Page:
Definitely no fool. If you could have planned it, you would have died just when you did, two weeks before Christmas. You saw Christmas as a personal insult to your atheist self. Nothing like a lively funeral to distract people from that Other Celebration.
You were entitled to an Air Force honor guard, but to get one, we had to produce your discharge papers. They must have been around somewhere. We looked among the “Monaghan for City Council” stickers left over from your run for office in 1990 (your slogan was “What the French Quarter needs is asses on chairs”), your old bomber jackets, the fur coat from Canada, the parade doubloons and other memorabilia. But we couldn’t find them.
So we sent in the Marines. Molly’s had been a home away from home for Marine brass for years. Reservist Staff Sgt. Vince Heller, also my son-in law, and Sgt. Kevin Walker donned dress blues. At the bar, they removed the flag from the urn, ceremoniously folded it and presented it to me. Larry Talrico, trumpeter for the Storyville Stompers, played taps. A lot of your friends broke the rule about crying.
A lot of your other friends took the opportunity to dash into the bar. You would have approved. The bartender reported $200 worth of business in 10 minutes.
When we got back to Molly’s, the band swung into a rousing “Battle Hymn of the Republic.” As everyone joined in on the “Glory, glory hallelujah . . . ” – the best part of the song – it occurred to me that you would not be pleased. On the other hand, I reasoned, if you were hearing it, it would indicate that you were incorrect about the afterlife.
Still, I asked the band to switch to “Do You Know What it Means to Miss New Orleans?,” which you had requested, noting that you would undoubtedly be missing it. Jim Jr. carried the urn inside.
Your instructions said to place the urn “above the bar.” But when Mark Schleifstein wrote your obituary for The Times-Picayune (and not everyone has a Pulitzer Prize-winner write his obituary) he said the urn would be placed “above the cash register.’” He is an old friend, and he knew where your priorities lay. It was printed in the paper, so everyone believed it. And we put it there.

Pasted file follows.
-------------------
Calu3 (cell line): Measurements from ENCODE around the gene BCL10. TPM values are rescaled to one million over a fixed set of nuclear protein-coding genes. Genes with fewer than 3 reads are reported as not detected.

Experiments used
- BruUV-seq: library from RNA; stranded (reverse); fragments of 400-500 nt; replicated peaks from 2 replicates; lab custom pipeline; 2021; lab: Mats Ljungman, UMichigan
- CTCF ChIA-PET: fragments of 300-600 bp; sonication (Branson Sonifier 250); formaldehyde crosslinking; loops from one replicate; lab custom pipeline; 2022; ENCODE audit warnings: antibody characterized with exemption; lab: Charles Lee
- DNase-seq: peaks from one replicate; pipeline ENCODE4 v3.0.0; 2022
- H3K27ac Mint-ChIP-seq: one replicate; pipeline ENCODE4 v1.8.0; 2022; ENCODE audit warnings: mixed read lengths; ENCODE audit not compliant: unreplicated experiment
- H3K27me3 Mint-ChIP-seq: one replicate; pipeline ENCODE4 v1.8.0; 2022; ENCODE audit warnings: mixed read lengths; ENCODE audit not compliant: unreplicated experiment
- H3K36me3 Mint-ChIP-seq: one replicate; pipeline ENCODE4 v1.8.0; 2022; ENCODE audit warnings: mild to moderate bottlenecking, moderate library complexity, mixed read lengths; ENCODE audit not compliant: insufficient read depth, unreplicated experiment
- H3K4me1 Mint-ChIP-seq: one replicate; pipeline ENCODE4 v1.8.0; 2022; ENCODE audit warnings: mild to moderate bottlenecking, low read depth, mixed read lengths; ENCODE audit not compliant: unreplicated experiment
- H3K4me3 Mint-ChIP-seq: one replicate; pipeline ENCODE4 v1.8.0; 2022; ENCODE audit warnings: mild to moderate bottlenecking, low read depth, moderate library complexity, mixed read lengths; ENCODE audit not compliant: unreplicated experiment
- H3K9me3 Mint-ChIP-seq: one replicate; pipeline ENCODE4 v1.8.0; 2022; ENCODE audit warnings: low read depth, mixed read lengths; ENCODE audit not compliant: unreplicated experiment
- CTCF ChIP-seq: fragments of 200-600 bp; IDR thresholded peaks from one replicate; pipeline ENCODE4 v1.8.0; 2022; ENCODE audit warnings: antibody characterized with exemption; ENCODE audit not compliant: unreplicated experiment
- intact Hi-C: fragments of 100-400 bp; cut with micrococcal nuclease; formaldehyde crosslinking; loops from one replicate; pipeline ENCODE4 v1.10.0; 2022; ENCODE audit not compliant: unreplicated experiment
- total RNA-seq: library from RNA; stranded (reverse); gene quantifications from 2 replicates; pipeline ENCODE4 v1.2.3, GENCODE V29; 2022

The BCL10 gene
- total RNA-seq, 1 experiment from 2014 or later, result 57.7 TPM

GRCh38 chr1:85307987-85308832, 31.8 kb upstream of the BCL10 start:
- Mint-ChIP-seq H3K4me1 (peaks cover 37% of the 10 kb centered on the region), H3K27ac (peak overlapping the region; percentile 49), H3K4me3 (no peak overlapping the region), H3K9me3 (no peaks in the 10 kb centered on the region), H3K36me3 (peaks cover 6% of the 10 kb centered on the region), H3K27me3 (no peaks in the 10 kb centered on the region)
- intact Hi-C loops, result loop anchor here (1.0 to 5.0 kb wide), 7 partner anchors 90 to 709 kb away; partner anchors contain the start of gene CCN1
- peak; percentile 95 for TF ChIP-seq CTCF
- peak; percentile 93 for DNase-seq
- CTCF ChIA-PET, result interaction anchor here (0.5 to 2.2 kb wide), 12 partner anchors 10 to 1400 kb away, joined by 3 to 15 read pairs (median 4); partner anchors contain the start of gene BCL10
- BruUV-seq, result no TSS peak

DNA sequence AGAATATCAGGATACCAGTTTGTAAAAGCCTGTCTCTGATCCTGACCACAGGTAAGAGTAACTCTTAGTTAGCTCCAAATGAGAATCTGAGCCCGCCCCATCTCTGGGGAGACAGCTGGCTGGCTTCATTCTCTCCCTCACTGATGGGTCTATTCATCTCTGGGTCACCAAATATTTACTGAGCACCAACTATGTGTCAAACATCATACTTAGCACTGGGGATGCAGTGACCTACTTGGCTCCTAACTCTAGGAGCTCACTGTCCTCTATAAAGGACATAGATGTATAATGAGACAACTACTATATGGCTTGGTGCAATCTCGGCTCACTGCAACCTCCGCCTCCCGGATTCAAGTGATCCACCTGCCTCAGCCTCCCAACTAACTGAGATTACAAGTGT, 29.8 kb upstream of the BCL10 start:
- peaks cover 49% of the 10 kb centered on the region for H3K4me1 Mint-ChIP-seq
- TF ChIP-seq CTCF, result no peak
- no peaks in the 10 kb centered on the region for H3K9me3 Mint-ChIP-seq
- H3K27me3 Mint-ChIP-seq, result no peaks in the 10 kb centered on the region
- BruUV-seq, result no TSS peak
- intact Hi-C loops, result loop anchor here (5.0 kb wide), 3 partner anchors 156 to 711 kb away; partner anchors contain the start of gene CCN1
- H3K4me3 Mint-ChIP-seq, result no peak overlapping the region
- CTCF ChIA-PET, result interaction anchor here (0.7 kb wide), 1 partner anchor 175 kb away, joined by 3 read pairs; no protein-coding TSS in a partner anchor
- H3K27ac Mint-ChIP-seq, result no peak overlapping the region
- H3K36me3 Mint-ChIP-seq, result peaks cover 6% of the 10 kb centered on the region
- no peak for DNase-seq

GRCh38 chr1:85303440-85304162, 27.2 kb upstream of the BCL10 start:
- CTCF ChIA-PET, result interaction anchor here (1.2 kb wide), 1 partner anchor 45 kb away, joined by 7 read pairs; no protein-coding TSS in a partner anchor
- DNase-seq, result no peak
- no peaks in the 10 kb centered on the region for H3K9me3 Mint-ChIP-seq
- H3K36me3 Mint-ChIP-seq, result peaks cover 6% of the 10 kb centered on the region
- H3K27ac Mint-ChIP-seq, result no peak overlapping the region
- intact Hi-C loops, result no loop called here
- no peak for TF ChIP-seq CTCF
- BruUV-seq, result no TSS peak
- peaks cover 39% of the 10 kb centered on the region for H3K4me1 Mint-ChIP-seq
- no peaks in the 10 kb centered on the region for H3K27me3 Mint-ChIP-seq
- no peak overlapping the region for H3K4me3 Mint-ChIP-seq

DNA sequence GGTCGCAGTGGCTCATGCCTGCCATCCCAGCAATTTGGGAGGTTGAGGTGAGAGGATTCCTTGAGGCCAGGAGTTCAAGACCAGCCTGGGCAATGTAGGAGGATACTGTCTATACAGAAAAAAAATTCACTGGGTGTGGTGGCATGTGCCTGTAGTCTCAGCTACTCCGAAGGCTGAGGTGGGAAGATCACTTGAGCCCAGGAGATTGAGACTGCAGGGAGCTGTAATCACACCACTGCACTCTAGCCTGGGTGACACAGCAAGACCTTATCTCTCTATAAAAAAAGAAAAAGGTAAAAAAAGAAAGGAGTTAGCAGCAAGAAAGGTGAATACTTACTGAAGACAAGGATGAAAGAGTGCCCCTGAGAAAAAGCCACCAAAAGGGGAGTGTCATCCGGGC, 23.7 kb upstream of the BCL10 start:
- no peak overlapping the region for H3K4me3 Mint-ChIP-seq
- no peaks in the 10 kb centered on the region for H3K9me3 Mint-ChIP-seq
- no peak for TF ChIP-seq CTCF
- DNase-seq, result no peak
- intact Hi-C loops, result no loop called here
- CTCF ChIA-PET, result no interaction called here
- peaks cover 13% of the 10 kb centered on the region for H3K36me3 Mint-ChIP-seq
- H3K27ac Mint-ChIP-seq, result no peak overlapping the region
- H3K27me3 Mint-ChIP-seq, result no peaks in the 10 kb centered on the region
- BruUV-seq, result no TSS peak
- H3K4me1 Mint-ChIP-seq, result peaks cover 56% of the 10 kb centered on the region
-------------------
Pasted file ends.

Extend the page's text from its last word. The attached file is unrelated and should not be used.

People crowded inside, belly to back, elbow to elbow. “Clear the middle,” you would have said. You always wanted the middle of the bar clear, so customers could move around and get drinks. No sense standing there taking up space if you weren’t drinking.
You always said a lot of things. Monaghanisms, I called them. There were so many, it was almost a language in itself.
Two of your old friends gave eulogies consisting largely of Monaghanisms.
“This is indeed a Monaghan kind of day – more asses than chairs, tons more asses than chairs . . . ,” said English teacher Keith Veizer.
“Jim Monaghan could charm the chrome off a bumper at the same time he was finagling a golf ball through a garden hose. He could assess the comfort level of a person’s shoes or the lightness of someone’s loafers without looking down and in less time than it took for him to ask, ‘And just where are you from?’
“Very few answers to that question did not elicit a confident smile and a familiar response from Monaghan. For Jim had either lived in the place mentioned, stayed there for a while, been stationed near there, or had sold hardware or otherwise done business there. For Jim Monaghan, if not for Gertrude Stein, ‘there’ was everywhere . . . ”
Retired lawyer Charles Broome delivered the other eulogy: “Perhaps no one can be larger than life, but Jim Monaghan certainly lived his life larger than most people live theirs . . . I know many of you here have vivid recollections of your conversations with Jim, because he lived for the clash of opinions, verbal byplay and the whole civil battleground of human interaction. No man was quicker with a pungent retort or a subtle needle to puncture pretensions. If your responses were persistently unsatisfactory, you might be the recipient of that classic Monaghan phrase, ‘You’re not smart enough to talk to me.’
“Above all, he insisted on telling the truth as he saw it and had no patience with anything else. Occasionally I would tell him he was living proof that truth is indeed stranger than fiction, thus risking another classic Monaghan response: ‘You’ve got farts in your head’ . . . And Monaghan would hate it if I talked so long as to interfere with the buying of drinks, so I’ll just close by saying as Winston Churchill [or someone] said of Rupert Brooke: ‘We shall not see his like again.’ ”
Jim Monaghan Jr. announced that Molly’s at the Market would live on and there’d be a Jim Monaghan parade as usual on St. Patrick’s Day. The crowd cheered. Someone in the front yelled, “The king is dead! Long live the king!”
And then it was over.
After all the other parades, you’d eventually go home, sit back in your recliner, sigh and announce, “I made a lot of people happy today.”
You did it again, Baby.
March 2002 - Vol. 36 - Issue 6 - Page 14 - #366
New Orleans City Lifestyle Magazine